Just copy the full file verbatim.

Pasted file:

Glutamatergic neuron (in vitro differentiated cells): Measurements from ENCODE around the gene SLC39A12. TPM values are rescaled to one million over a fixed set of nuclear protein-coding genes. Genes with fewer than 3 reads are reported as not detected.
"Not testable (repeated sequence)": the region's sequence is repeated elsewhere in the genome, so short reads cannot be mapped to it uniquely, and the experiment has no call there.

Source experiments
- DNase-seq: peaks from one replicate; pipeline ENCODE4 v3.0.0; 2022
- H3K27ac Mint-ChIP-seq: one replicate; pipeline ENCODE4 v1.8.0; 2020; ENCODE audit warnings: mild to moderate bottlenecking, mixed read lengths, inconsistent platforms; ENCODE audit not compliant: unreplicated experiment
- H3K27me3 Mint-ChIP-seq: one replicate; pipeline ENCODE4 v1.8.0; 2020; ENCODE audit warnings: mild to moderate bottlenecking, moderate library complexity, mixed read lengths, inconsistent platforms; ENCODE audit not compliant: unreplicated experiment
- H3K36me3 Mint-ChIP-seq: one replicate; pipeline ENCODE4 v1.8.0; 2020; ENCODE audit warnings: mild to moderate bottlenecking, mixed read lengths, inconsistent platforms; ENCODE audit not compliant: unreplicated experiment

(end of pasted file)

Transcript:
Glutamatergic neuron (in vitro differentiated cells): Measurements from ENCODE around the gene SLC39A12. TPM values are rescaled to one million over a fixed set of nuclear protein-coding genes. Genes with fewer than 3 reads are reported as not detected.
"Not testable (repeated sequence)": the region's sequence is repeated elsewhere in the genome, so short reads cannot be mapped to it uniquely, and the experiment has no call there.

Source experiments
- DNase-seq: peaks from one replicate; pipeline ENCODE4 v3.0.0; 2022
- H3K27ac Mint-ChIP-seq: one replicate; pipeline ENCODE4 v1.8.0; 2020; ENCODE audit warnings: mild to moderate bottlenecking, mixed read lengths, inconsistent platforms; ENCODE audit not compliant: unreplicated experiment
- H3K27me3 Mint-ChIP-seq: one replicate; pipeline ENCODE4 v1.8.0; 2020; ENCODE audit warnings: mild to moderate bottlenecking, moderate library complexity, mixed read lengths, inconsistent platforms; ENCODE audit not compliant: unreplicated experiment
- H3K36me3 Mint-ChIP-seq: one replicate; pipeline ENCODE4 v1.8.0; 2020; ENCODE audit warnings: mild to moderate bottlenecking, mixed read lengths, inconsistent platforms; ENCODE audit not compliant: unreplicated experiment